And from this point on, I understand all those who told me nothing had changed. If I were observant enough, I would know it, and if I could not, well, what is the use of giving me an opportunity to take it away? So, let us rejoice, talking about nothing in particular. This banality is our happiness. The coffee is coffee, always warm and necessary, and the weather is the weather, always changing, always glorious, always beautiful. We do not need to talk about anything if there is just so much to experience. Let us first go through life, and when we’re old and we’re tired, maybe just then, we will be able to talk about what we remember. And what of everything we forget? It shall forever belong to us. I do not want to tell anyone about anything anymore. I do not want to share who I am and what I am. There is little other people can do about anything. That is all they are good for: to run into on the street years after months and years have passed. Those who know what is new will know it already.

My days are my own, in my hands, safe and secure, and the trouble that keeps coming now and then, keeps leaving now and then, too. There really is no use in talking about it, so I add to the echo. “Same old,” I chuckle along, “same old.”

Bookmark #520

Halfway through September, I opened the curtains to find the hills covered with whipped cream clouds, and the day looked like a delectable snack waiting to be devoured. But as is with all snacks, a cup of coffee was due first. Once I spent a moment staring at the cobalt hills surrounded by the bluest sky, engulfed in clouds, I began the day. This was the first day that seemed a little normal since I had arrived back into my life. There is always a period of adjustment in all things. No matter how familiar something feels, you must fit yourself back into it. It made me think of how when you had come back and said Hello, I immediately jumped back from where you had left me.

Now that I know better, I should have taken some time. Like an old jacket you dust off as autumn comes into the picture, I should have worn your presence gradually. But you see, it rains here in September, and it carries over till October. It rains here till people are tired of the rain. And so there is rarely an opportunity to dust jackets off. Here, we do not get winter like it is handed to places where it snows, where you can see winter arriving slowly and setting where the glass meets the windowsill. We only get a brief respite from the rains, and then they begin again. As much as it was the better thing to do, even with all that I know now, I would have worn your love—or scraps thereof—quickly, desperately, with an inexplicable urgency. It always rains here, and sometimes, it gets too cold.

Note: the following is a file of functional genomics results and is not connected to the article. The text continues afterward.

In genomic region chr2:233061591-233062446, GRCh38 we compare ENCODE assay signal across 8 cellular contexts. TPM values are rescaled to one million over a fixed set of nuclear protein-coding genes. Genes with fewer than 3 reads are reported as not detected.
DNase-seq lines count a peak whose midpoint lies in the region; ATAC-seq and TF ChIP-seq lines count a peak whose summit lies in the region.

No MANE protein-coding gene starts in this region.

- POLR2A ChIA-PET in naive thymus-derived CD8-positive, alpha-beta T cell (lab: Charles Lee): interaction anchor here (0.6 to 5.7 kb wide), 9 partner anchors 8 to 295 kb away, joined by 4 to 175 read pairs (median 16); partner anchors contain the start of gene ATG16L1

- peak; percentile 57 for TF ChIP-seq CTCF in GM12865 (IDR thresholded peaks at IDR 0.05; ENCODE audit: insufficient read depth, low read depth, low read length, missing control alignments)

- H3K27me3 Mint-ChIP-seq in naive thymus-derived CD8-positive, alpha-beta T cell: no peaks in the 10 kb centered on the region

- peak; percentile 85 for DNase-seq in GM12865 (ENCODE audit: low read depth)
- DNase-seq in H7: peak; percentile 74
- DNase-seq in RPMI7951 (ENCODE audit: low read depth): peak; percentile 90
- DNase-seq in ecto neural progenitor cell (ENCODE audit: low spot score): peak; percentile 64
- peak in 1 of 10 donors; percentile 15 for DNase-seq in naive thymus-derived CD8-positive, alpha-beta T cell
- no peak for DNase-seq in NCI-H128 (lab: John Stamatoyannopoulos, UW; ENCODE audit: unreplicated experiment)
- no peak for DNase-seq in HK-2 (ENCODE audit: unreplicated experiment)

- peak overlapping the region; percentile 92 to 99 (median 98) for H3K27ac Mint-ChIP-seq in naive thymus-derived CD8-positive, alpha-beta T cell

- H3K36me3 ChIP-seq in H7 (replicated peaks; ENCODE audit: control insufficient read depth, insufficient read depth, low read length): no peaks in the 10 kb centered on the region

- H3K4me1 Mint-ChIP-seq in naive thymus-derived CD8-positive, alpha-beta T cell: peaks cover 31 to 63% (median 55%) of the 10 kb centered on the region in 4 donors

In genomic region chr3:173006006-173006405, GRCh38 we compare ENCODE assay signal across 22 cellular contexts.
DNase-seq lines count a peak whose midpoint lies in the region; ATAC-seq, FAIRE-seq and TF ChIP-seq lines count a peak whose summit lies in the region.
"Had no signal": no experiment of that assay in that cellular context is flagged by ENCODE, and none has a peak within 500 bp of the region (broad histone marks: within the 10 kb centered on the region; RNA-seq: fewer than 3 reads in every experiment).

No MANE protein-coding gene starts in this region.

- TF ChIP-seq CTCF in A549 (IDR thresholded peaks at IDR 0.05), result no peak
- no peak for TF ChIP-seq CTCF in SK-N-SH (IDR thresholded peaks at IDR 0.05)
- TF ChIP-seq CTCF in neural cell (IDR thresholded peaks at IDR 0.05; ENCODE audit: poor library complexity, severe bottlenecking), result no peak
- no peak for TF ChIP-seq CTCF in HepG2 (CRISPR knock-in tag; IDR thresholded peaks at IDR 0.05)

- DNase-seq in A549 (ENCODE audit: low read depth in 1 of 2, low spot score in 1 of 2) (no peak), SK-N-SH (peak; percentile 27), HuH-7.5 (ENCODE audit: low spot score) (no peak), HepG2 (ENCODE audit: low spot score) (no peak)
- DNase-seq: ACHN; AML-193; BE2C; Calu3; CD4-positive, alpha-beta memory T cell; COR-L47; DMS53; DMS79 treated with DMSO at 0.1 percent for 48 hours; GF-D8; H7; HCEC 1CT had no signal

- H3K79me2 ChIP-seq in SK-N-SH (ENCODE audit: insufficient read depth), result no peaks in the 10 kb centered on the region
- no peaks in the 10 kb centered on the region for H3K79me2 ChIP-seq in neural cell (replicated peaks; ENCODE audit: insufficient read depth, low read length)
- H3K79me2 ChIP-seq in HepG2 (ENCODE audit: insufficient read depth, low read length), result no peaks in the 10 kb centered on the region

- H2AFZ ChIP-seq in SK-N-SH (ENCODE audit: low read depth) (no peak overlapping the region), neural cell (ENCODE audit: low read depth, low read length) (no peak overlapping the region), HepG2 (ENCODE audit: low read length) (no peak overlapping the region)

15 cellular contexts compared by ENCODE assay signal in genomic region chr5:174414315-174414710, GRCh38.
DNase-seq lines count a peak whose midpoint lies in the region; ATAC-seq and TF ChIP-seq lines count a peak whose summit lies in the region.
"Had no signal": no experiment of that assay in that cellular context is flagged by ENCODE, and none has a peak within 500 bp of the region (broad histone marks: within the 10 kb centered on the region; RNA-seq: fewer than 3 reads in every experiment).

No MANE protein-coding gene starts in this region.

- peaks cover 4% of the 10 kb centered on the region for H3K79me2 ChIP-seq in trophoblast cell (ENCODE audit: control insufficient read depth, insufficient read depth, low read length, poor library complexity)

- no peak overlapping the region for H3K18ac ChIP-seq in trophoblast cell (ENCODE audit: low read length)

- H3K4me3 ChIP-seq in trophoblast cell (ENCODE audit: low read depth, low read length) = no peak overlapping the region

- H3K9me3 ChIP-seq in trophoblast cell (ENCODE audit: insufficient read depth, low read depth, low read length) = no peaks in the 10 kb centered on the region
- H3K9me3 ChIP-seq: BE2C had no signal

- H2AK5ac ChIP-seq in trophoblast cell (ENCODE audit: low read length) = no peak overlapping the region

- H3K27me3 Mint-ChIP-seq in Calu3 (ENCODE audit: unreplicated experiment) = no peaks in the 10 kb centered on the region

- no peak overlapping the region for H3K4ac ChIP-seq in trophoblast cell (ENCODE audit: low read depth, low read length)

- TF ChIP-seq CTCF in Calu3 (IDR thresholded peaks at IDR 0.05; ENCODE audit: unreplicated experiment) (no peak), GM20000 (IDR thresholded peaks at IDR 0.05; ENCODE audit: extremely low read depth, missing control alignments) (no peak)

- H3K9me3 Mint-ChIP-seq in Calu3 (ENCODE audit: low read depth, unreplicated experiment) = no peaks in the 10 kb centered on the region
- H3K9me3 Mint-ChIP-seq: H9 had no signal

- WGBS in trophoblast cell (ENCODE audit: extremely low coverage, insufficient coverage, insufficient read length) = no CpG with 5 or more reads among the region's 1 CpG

But then, when it rains, especially when you are safe and sound and warm, and it continues to rain through the night, the mornings are always spectacular. The mountains and the hills always find a new visage, despite never moving an inch, and waking up is always a joy. That is how my life has felt for the better part of the year. It is the morning after the rain, over and over again.

There is no other way I would want to live. There is no other way I would have wanted things to go. I believe, in the end, when all is said and done, and when enough time passes, even a closed door is a gift, even if it always rains in the city where nothing ever happens, even if we are drenched from time to time.

Bookmark #519

I come home and find myself standing in the middle of the room, thinking, my unbuttoned shirt still hanging over me. Of course, first, I lose myself in it all. It is only after I have been standing for, by my estimate, fifteen minutes that I find myself again. I would say this happens a lot, and some platitude about life and growing up may fit well here, but there is no use for it, so it would be wasting valuable words.

But there is something about growing up, about standing in a silent room, lost in all aspects of my thought and none of them at the same time, that takes me by surprise. If someone quizzed me about what I was thinking, I would not have an answer for them because, frankly, I don’t remember. I wonder how I got here and where did all the time go. There is an official letter I must reply to or at least address with an email. It has stayed on my desk for a while. I have sat on the desk repeatedly, day after day, but never gotten around to it, for it wasn’t urgent. The letter reminds me of how old I have gotten from what I remember as myself, where I started from, which, if you ask anyone much older than me, would be the equivalent of chump change in years.

Ask the old, and they have more years they have probably wasted than you have lived and considered crucial, even formative. Yet, it does not change anything; it does not stop me from standing by myself, thinking.

So, now, I am freed from my daze of whatever I was thinking about, which, if I were to do a loose inventory, would be whatever I don’t much talk about: a sliver of a memory from a long time ago, how I feel after living another day, of the little and big things that are happening, of the little and big things that have already happened, of life, in general, of other people, and perhaps, as always, of how little I can control. And now that I am freed of this without finding any conclusion and forgetting most of it, I must brew a cup of coffee.

This is, perhaps, the simplest way to tell what people think about when they are stopped by themselves in the middle of the room. This is, perhaps, how we get older: one solitary moment at a time.

Bookmark #518